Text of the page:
Another week, and another set of new tests rolled out for the Google Hotel Ads user interface. Our analysts have spotted a new “Neighborhood” section, an update to the deal callout, and a callout that encourages users to look into vacation rentals.
The most interesting of these new experiments is the inclusion of a callout specifically for vacation rentals. Vacation rentals have consistently shaken up the travel space over the past few years as sites such as Airbnb and HomeAway have come onto the scene. These sites have transitioned from a focus on leisure travel to targeting the business demographic. Does the inclusion of vacation rentals in metasearch point to a shift in the way that metasearch publishers perceive these accommodations? Below we will discuss these UI changes and their potential impact on your metasearch business.
Certain users are being shown an option to search for vacation rentals above all the conventional hotel lodgings. While this test seems to be small (only one of our analysts was able to get this experience), it nevertheless indicates a potential change in how vacation rentals may play in the travel industry, and more specifically metasearch.
This callout is only accessible if a user selects the “view more hotels” button on the main Google search results page. When a user clicks on the vacation rentals callout, a filter is applied to the search results so that only vacation rental listings appear on the page. Since the callout is prioritized above the normal hotel listings, if this test becomes more widespread, we may see users that had intended to stay in a conventional hotel test the waters with a vacation rental. We’ve found that typical user behavior on metasearch sites leads to the highest percentage of clicks being placed on the first link available, so monitoring the click-through rates on top performing hotels in major markets will lead to interesting takeaways. As far we have been able to tell at Koddi, this test has had no impact so far on top hotels’ performances, but again, this test is still in its early phases and directed at a small percentage of users.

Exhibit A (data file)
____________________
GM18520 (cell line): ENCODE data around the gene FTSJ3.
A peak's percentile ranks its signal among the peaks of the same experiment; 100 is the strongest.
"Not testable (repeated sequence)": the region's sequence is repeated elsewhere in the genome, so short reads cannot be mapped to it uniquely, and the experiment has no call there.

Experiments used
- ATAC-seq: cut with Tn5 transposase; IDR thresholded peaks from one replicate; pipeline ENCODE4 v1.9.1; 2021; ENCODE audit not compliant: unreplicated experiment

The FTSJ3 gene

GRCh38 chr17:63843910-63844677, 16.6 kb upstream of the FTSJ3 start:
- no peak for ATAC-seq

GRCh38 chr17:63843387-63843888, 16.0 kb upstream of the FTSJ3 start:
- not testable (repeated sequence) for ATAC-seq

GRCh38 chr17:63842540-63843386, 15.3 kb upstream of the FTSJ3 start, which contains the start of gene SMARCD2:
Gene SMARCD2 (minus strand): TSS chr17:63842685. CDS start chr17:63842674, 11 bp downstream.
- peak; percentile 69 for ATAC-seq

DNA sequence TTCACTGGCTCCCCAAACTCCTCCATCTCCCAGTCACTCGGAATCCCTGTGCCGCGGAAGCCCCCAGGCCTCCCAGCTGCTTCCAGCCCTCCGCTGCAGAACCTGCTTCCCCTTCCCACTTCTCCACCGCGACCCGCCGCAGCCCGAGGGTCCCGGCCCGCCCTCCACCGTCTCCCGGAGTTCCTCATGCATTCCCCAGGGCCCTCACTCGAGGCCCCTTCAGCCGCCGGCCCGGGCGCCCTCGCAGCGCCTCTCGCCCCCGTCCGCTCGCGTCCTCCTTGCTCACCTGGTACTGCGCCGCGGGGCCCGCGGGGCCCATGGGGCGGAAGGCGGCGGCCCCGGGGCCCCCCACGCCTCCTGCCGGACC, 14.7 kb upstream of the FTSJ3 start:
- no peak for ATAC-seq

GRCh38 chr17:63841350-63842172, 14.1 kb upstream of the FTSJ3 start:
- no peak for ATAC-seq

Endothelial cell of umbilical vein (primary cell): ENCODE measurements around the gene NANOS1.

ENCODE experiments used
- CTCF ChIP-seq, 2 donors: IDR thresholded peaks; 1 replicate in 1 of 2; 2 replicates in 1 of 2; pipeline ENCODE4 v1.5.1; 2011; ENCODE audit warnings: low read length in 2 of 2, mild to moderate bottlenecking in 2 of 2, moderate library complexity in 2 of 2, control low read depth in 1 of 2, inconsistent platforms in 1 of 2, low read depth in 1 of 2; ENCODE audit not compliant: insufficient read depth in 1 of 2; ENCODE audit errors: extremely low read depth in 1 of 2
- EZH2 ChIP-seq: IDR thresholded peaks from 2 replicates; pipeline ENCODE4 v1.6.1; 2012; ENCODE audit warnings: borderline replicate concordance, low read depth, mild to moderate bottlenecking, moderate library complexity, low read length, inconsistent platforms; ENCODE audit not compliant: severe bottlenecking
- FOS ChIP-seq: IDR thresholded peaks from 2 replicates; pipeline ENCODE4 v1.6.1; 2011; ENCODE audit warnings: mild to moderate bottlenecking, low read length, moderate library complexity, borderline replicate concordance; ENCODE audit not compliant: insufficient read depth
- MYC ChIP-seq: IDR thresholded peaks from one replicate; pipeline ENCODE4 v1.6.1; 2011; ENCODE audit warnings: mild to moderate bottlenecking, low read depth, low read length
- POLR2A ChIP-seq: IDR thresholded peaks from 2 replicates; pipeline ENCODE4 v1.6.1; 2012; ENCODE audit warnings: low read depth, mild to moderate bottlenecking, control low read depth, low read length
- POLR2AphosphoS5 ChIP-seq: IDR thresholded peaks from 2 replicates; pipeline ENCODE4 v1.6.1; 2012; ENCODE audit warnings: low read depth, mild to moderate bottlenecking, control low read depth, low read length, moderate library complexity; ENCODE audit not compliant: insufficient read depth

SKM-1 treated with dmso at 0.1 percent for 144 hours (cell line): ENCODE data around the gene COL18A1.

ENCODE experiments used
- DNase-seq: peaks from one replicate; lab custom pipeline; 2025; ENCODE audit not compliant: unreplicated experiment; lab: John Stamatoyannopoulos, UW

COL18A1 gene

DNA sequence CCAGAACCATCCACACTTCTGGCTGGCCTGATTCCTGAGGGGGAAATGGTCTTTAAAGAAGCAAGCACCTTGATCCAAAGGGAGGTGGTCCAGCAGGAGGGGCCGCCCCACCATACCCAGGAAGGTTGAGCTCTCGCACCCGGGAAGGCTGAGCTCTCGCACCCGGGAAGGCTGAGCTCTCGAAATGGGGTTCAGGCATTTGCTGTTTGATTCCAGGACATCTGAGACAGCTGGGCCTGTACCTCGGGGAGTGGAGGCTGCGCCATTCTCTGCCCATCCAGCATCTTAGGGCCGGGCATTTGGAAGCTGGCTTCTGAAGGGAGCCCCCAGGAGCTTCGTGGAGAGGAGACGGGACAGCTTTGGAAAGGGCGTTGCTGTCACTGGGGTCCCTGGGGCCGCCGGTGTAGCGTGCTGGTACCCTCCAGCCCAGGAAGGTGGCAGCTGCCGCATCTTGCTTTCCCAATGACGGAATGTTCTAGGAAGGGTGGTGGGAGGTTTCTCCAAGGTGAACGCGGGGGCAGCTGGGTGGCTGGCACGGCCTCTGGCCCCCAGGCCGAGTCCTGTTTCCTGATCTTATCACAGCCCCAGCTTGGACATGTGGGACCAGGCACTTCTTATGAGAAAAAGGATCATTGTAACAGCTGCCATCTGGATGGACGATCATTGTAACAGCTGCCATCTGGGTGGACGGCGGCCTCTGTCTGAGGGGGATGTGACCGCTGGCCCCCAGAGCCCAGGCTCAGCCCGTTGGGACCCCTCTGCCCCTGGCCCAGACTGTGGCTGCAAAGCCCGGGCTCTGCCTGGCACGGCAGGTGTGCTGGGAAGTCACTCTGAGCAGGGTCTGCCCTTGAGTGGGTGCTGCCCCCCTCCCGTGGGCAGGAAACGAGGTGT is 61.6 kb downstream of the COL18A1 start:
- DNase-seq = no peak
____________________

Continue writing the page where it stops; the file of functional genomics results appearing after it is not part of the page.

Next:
Time will tell when (and if) this test will be rolled out nationwide and what its results will be, but more competition typically leads to an overall better user experience, which tends to be top of mind for metasearch publishers.
Google has rolled out a neighborhood section (sometimes labeled “In This Area”) on each individual hotel’s meta listing. This appears to be curated per hotel, and it gives an overview of nearby points of interest and their distance from the hotel. Interestingly, this feature has been rolled out for hotels outside of major markets. Below are the sites for my Grandma’s small town:
This feature reveals that Google is trying to not just show travelers where to get the best deal on hotels, but also the different experiences and locations they can check out while on their trip. With the rise of “bleisure” travelers, this new addition will likely encourage individuals to think thoroughly through their trip before selecting a hotel. This update should push users deeper into the funnel, which will possibly result in a minor uptick in mobile conversion rates.
Metasearch users tend to be incredibly price sensitive, so any callout that announces a hotel’s cost to be lower than average will encourage these users to click. In other words, because this new callout meets metasearch users’ demand for discounted rates, its rollout should produce an uptick in clicks and bookings.
As with any Google test, it is unclear if this experiment will be rolled out long-term to all users or if they are just testing the waters. Assuming that these tests are launched, the key things to monitor will be mobile user conversion rates and the click-through rates for top placing hotels. The addition of a prominent vacation rentals filter may steer some undecided users away from traditional lodging and toward a vacation rental. And the additional context given to a hotel’s surrounding area and price competitiveness could lead to users being forced deeper into the funnel. Smart advertisers will monitor their mobile conversion rates and respond accordingly.
As the metasearch landscape continues to evolve, it’s more important now than ever to have an agile means of monitoring your hotel’s performance. Utilizing third-party software like Koddi will allow you to track changes in your metasearch performance and react quickly and appropriately to the changing landscape.